Every single thing, once he tried to dislodge it from its place in his mind, he found thus cumbered with other matter like the lump of glass which, after a year at the bottom of the sea, is grown about with bones and dragon-flies, and coins and the tresses of drowned women.
—Virginia Woolf, Orlando
Keepers of private notebooks are a different breed altogether, lonely and resistant rearrangers of things, anxious malcontents, children afflicted apparently at birth with some presentiment of loss.
—Joan Didon, On Keeping a Notebook
Let them think what they liked, but I didn’t mean to drown myself. I meant to swim till I sank — but that’s not the same thing.
(Michael Chabon’s Wonder Boys epigraph)
I have always possessed a kind of knapsack, if nothing more than a piece of cloth or skin tied in a knot. My sack, worthy companion, produces, when opened, a world defined by its contents — fluxion, unique, beloved.
—Patti Smith, “Indian Rubies,” Woolgathering
“In “life” I don’t want to be reduced to my work. In “work” I don’t want to be reduced to my life.
my work is too austere
my life is a brutal anecdote.”
From As Consciousness is Harnessed to Flesh: Journals and Notebooks, 1964-1980, by Susan Sontag. Farrar, Straus & Giroux, p. 357. This quote is from 1973.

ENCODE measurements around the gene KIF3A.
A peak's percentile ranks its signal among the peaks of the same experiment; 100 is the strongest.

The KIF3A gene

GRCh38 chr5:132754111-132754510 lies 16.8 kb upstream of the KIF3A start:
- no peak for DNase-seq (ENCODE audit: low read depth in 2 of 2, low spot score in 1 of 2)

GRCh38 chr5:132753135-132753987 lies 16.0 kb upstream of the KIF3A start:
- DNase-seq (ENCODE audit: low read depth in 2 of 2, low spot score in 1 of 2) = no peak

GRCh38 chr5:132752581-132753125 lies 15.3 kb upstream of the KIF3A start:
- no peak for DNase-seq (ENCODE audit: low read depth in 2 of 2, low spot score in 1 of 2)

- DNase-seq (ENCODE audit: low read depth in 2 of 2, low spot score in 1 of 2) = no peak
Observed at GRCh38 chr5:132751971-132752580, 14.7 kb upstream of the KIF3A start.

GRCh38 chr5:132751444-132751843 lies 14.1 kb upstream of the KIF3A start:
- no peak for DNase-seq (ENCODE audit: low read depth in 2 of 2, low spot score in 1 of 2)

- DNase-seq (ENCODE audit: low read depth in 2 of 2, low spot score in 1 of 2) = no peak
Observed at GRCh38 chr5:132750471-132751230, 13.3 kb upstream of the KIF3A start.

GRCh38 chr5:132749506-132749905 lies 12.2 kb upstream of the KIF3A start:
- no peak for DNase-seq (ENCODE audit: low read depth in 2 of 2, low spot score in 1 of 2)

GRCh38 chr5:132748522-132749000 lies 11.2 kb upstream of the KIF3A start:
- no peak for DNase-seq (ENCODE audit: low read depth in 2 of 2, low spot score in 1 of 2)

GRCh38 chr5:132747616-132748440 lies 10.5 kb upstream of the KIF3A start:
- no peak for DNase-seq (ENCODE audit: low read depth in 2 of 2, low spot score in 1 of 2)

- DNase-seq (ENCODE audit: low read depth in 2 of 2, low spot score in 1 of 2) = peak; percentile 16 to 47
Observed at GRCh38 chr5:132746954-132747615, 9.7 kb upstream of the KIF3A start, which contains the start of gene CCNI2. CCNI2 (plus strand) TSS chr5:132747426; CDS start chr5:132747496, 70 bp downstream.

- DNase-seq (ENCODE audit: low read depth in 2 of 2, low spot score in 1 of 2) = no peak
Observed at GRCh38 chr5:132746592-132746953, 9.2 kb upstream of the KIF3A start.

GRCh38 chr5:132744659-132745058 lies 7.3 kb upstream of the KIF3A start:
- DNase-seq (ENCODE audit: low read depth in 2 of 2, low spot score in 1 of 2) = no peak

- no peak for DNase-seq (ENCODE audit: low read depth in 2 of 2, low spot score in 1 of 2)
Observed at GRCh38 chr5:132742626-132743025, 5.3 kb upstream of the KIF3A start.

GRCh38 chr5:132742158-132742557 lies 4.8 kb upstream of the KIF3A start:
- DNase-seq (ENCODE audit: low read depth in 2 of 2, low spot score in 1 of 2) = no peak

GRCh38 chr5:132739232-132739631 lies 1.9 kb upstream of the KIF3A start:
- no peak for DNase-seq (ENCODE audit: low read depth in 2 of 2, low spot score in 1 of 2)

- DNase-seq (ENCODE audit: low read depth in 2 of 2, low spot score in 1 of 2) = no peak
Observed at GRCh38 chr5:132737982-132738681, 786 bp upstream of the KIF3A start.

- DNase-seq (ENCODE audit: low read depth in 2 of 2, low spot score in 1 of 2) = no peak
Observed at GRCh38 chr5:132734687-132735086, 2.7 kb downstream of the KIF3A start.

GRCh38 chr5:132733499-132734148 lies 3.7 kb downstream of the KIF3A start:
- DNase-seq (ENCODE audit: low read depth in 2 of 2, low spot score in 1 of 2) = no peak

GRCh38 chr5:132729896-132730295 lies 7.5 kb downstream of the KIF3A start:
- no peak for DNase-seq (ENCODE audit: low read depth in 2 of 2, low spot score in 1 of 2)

Despite its utility, language defies categorical statements, and this slipperiness makes it beautiful, like an old friend you never tire of talking to.
—Graham Meyer, Let’s Eat Grammar, MoMA catalog for Ecstatic Alphabets/Heaps of Language
I dream. Sometimes I think that’s the only right thing to do.
—Haruki Murakami, “Sputnik Sweetheart” (via deluminary)
It’s no different at all; it seems it never was a matter of finding more felicitous surroundings, but of finding myself
—Susan Sontag, Reborn
written by a good friend of mine. says it perfectly. Check out her new blog paper thin.
As a previously sworn nemesis of blogs and all their ego stroking self-affirmation, it’s hard to sit down at the end of a long day and admit to yourself that your respective Facebook, 8tracks, Pinterest, Twitter, Goodreads, Bookmooch, and LinkedIn accounts just aren’t cutting it anymore. If that’s not bad enough, you’ve gone from perusing the “writing gigs” section of craigslist to the “free stuff,” “strictly platonic,” and finally “missed connections” for some late night entertainment… and that’s when it hits you. Before you know it every magazine you submit to, every account you sign up for is asking for a blog url—but who needs it right? So you brush it off a little longer. You’re too cool for that crock…
But soon until it’s unbearable to watch your most recent pins stay estranged from your favorite music videos, or your friend’s clever memes lead separate lives from the hilarious Jake and Amir episode you just watched. All of the books on your virtual “to-read” shelf are hanging out with the wrong crowd and your old vacation pictures are getting too cozy with your failed art projects. And then you break down. You do it. You learn all the buttons and doo-dads and start to see the light. You won’t be like the rest of them, oh no. Your blog will change the world.
Freud, one of the great masters of narrative, knew that the past is not fixed in the way that linear time suggests. We can return. We can pick up what we dropped. We can mend what others broke. We can talk with the dead.
—Jeanette Winterson, Why Be Happy When You Could Be Normal?